YOU ARE HERE: LAT HomeCollections

L.a. Confidential

MOMENT OF TRUTH By Lisa Scottoline; HarperCollins: 256 pp., $25

THE HOOK By Donald Westlake; Mysterious Press/Warner Books: 288 pp., $23.95

BURNT SIENNA By David Morrell; Warner Books: 388 pp., $24.95

March 19, 2000|EUGEN WEBER | Eugen Weber is the author of "Apocalypses" and a contributing writer to Book Review

Wheels within wheels, roads to misjudgment paved with good intentions and a cast that abounds in duffers. A silly, obsessed, alcoholic mother with money. A silly, indulged daughter, Paige, with migraines and knockout looks: big blue eyes, pillow mouth, glossy red hair cascading past her shoulders. A silly, self-sacrificing father, Jack Newlin, who pretends he killed the wife whom Paige, her daughter, stabbed. And a callow but smart young lawyer, Mary DiNunzio, who is supposed to defend the fool, Jack, who hired her hoping that she's inept.

Herself a former corporate lawyer, Lisa Scottoline makes Jack Newlin an attorney with the great Philadelphia law firm of Tribe and Wright, lodged on the six topmost floors of a pricey skyscraper. Behind the unfolding plot, Tribe and Wright's office politics and other magnanimities affect the springs and trapdoors of her intrigue, but not so as you'd notice for a while.

The parties are unconvinced by Newlin's self-frame job: Reginald Brinkley, the homicide detective who heard his confession, and inexorable DiNunzio, resolved to get him off. But Dwight Davis, the attack D.A., psyched to win and convinced Newlin is guilty, bays for his blood and rejects all deals. Father thinks daughter did it, daughter thinks so too, and so for a while does DiNunzio. Brinkley thinks it was the daughter's boy friend but changes his mind when a police lab report points to a man other than Jack or blemished boy friend. Finally, mettlesome Mary unravels the intricate plottery behind multiple deceptions and mayhem, Brinkley is justified and even baleful Davis sees the light.

Scottoline moves comfortably from trite motivation to contrived conclusion, but she is good on details and on twisty plot, easy to read and enticing to follow. "Moment of Truth" will be well worth the price of admission once it gets into paperback.

With "The Hook" you don't need to wait that long to get full value for your money. Wayne Prentice is an imaginative writer who can no longer sell the books he writes, because they don't sell enough. He will have to leave New York for a teaching job somewhere in the boondocks, which is where failed authors go; but his wife won't like it. Bryce Proctorr (no, it's not a typo!) is a successful author with a million-dollar-plus contract for his next book and a severe case of writer's block, because his bitchy wife is dragging out a divorce, hoping to take him for all she can get.

The two men, who once were friends, meet by chance and, over a drink, Proctorr has an epiphany: "I've got my hook. . . . I've figured it out. . . . You have a book and no publisher. I have a publisher and I don't have a book." Proctorr will publish Prentice's manuscript under his name, they will share the ample advance half and half, but first Prentice must murder the obstreperous soon-to-be-ex wife. No problem: the roadblock is removed in one brutal jiffy, the two men get away with the murder and the money, free to live happily ever after.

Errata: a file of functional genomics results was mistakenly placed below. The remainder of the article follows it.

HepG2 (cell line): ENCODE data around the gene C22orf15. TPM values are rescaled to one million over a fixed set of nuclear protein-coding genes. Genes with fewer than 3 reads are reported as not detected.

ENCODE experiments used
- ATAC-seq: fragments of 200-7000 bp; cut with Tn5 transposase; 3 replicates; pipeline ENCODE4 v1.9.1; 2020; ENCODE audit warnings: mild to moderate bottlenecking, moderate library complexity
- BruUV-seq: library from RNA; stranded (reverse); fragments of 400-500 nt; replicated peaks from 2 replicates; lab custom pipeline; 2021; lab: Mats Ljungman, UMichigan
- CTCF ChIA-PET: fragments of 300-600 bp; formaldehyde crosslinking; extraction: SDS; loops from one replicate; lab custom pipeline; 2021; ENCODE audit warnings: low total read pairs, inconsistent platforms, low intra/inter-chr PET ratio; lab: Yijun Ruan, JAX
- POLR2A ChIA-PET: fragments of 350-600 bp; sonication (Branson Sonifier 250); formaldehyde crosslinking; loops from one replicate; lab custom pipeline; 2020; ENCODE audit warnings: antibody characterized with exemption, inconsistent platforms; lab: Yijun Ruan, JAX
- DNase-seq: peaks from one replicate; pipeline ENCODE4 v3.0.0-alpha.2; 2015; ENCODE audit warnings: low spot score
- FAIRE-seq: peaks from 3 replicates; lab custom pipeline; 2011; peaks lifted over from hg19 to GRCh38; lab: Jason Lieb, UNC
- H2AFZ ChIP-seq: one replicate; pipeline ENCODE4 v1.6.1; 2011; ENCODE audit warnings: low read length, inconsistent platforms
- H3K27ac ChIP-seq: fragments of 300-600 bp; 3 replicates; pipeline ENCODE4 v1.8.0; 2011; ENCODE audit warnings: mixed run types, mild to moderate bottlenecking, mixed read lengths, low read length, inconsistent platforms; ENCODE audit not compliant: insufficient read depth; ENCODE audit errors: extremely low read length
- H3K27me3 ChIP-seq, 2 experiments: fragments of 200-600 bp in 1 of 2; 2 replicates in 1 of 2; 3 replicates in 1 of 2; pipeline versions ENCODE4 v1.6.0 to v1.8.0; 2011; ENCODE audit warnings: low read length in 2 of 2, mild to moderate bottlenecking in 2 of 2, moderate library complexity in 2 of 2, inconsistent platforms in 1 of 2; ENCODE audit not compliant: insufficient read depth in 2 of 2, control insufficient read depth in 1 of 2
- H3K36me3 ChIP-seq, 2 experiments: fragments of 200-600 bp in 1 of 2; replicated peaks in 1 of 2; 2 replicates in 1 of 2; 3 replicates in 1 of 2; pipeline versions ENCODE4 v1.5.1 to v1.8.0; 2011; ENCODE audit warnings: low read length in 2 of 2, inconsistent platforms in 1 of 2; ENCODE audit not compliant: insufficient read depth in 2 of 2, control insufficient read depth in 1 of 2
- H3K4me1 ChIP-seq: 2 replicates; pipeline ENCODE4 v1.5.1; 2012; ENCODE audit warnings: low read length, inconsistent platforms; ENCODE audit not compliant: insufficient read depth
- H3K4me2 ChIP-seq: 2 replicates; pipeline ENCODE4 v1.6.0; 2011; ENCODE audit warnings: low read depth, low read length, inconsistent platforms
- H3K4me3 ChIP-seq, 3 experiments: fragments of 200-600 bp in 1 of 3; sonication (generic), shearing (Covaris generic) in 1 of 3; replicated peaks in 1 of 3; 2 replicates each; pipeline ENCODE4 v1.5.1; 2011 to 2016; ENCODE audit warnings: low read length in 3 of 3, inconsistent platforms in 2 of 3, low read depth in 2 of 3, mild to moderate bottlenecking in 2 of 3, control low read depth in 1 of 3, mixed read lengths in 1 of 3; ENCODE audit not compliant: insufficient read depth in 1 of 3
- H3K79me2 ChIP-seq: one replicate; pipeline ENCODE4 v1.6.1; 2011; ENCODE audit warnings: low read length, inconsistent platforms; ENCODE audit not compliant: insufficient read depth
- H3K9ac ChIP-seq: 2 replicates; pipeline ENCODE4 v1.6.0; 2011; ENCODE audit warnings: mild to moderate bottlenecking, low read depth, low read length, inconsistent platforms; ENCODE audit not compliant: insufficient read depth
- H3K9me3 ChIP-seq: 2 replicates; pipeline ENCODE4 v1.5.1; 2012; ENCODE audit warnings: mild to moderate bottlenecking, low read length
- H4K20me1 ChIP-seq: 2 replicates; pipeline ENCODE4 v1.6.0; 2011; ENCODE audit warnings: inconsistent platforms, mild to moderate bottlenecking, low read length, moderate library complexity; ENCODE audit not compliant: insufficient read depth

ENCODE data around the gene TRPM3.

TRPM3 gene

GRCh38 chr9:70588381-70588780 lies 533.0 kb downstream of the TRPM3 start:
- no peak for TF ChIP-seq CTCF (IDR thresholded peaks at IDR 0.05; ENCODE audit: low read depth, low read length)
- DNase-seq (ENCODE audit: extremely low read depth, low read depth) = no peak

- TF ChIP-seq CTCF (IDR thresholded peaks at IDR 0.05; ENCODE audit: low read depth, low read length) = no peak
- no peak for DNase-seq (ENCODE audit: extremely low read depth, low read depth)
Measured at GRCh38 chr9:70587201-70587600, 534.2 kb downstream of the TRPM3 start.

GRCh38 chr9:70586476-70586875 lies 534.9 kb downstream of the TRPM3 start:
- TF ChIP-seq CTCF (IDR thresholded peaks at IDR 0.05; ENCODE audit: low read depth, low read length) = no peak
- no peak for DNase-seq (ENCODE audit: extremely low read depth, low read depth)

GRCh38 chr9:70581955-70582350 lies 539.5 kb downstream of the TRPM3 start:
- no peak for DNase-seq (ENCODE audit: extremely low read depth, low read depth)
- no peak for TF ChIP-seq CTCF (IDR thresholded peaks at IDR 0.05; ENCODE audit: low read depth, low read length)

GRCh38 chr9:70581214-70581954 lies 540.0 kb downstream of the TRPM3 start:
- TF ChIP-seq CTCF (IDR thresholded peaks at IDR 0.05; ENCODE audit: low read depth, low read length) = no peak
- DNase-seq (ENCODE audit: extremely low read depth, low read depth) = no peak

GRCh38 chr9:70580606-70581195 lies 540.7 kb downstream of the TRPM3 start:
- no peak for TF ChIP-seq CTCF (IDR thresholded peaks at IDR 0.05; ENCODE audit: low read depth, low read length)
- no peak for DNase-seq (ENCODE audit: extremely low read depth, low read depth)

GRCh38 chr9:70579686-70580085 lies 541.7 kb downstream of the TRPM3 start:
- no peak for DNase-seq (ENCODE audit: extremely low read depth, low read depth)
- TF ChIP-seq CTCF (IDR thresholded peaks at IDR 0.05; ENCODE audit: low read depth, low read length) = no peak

That's when the fun starts. Suspense thrillers are not about happy ends, even flawed ones. Predictable in an unpredictable world, they provide retribution at the end for creepy deeds that in real life may go unpunished. If society doesn't get you, conscience (or the unconscious) will as it festers within. You the reader know that something will happen and that the guilty party will be brought to judgment. You don't know exactly when and how; then it happens, and you find out. That's the gist of the psychological chiller that Donald Westlake spins with cunning craft. You'll want to turn the pages fast to keep up with the narrative hook, and when you get to the end, you'll find that it turns out to be just as sudden and deft as the beginning.

The idea of "Burnt Sienna" is not bad: Chase Malone, a reputed but reclusive artist, is literally bulldozed into painting the portrait of Sienna Bellasar, wife of a power-mad multimillionaire arms dealer. She is beautiful, of course, and we soon learn that she's caught in a Bluebeard situation: the evil husband likes 'em young and gorgeous. When perfection ebbs, he has the trophy wives' traits recorded, then kills them off to be replaced by a new improved model. Marry a millionaire and die to regret it.

Once a marine helicopter pilot, now shanghaied to produce the latest portrait in the series, Malone wants to save Sienna (yes it's also a painter's color). Meanwhile, the CIA wants him to infiltrate Bellasar's redoubt in the South of France and save the world from the arms dealer's poisonous clutches. Cut to a remote estate in the South of France, where Malone paints Sienna; doomed Sienna seeks escape; weapons being tested boom and clatter; evoking not a peep from neighbors or police, Russian chemists brew biochemical devastation. Sienna and Malone get away and then return to survive Bellasar's mini-Armageddon. They retire to Italy, where they spell Siena right. "They have each other. What more could they want?"

True. But readers expect more and, unless their sights are low, David Morrell does not deliver. The action, as it unfolds, can be engaging. But the writing is stiff, settings rigid, developments predictable, motivations unconvincing; the whole shoot is a waste of time and, if you paid for it, of money.

Los Angeles Times Articles